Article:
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Top ten tips for looking after antique treen

I'm often asked how to look after antique treen wooden items, to protect the lovely natural shine and colour of the surfaces built up over several hundred years. So here are my 10 top tips;

1. To protect the surface of your lovely antique use a beeswax 1-2 times a year. This should be left on overnight to really nourish the wood, before cleaning off with a lint free cloth. The aim is to gradually build up a protective layer which will enhance your antiques.

2. Do not use spray polishes, which in time can damage surfaces.

3. Try not to wax polish anymore frequently than twice a year as too much leads to a build up of wax and makes the surface dull.

4. An exception to the rule, as there is always an exception, is when a piece is really dry and the wax just soaks in straight away. In this case a couple of wax applications maybe needed ie wax leave overnight, polish and then repeat. In the first year wax 3-4 times.

5. Polish in the direction of the grain.

6. Never strip back the surface of your antique treen items. Ink marks etc are part of its history. The original glowing surface of your antique which has taken hundreds of years to develop can be destroyed in seconds by stripping back surfaces to get rid of stains. The result will be a dull, lifeless piece where the history has been destroyed.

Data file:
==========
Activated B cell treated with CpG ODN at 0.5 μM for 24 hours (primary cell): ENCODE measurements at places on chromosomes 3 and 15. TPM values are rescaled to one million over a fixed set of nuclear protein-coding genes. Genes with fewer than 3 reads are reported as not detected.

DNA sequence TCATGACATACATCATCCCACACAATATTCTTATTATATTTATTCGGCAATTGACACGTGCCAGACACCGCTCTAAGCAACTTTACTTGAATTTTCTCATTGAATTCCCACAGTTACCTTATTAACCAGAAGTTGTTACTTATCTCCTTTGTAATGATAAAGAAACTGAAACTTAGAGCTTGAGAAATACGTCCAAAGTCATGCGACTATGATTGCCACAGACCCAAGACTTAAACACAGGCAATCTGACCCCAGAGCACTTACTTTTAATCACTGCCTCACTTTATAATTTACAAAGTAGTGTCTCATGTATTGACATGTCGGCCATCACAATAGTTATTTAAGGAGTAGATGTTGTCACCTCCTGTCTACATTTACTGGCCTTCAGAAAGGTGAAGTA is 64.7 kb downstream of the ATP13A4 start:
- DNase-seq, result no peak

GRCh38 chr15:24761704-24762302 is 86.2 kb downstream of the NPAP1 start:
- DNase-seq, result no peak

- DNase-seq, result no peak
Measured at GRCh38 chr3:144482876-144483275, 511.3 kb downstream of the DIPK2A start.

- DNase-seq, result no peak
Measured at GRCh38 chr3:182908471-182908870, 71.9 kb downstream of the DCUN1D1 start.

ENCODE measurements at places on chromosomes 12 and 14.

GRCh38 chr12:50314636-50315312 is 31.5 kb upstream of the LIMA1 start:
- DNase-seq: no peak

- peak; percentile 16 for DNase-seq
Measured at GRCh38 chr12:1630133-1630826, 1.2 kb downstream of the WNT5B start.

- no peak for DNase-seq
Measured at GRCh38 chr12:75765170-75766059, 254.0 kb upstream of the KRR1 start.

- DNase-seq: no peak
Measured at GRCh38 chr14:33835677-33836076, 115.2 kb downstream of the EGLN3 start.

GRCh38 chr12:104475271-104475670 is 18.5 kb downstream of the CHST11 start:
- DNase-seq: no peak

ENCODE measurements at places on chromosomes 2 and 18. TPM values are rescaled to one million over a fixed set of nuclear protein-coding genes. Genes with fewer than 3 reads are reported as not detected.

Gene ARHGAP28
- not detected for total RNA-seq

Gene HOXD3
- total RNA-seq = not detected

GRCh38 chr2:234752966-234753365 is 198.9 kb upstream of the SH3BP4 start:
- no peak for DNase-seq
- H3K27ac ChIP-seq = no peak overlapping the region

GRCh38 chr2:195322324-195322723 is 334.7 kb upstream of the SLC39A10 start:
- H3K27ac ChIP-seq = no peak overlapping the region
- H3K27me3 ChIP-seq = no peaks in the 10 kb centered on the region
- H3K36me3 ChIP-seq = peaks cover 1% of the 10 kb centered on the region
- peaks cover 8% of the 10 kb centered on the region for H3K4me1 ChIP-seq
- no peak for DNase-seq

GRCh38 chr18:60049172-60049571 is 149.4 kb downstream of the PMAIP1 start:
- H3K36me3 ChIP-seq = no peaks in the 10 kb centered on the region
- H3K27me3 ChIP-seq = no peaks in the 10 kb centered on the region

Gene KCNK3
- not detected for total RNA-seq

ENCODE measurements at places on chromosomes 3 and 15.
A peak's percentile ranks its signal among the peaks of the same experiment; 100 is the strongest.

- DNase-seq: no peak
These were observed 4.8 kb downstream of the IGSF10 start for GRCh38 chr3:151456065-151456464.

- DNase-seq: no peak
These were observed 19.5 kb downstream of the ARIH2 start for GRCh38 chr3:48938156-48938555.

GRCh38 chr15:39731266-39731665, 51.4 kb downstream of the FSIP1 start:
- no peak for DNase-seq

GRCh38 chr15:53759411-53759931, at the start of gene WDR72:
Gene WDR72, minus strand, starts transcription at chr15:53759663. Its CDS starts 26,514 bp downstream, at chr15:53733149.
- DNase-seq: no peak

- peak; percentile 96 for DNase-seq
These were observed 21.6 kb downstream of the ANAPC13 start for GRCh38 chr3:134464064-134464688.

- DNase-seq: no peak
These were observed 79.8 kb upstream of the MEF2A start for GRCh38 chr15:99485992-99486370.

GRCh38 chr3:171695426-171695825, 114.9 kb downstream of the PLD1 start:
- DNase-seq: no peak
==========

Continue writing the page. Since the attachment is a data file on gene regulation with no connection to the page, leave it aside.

6. Do not place any antique treen or furniture in direct sunlight, this will fade the wood- particularly bad news is when something is partially covering a surface and the sun fades part of the surface.

7. Do not place antique wooden items too close to radiators as this can lead to wood drying out and cracking and veneers lifting. A good tip is to have a vase of flowers nearby to help the moisture content in the room.

8. Try to prevent fluctuations in temperatures.

9. If water is split, or rain lands on the surface of any antique treen or furniture wipe off immediately with a dry cloth, otherwise unsightly water marks will be visible.

10. Enjoy your antique treen, dont be afraid to handle it. Wood gets better with handling.......gently of course as its a few hundred years old!!!


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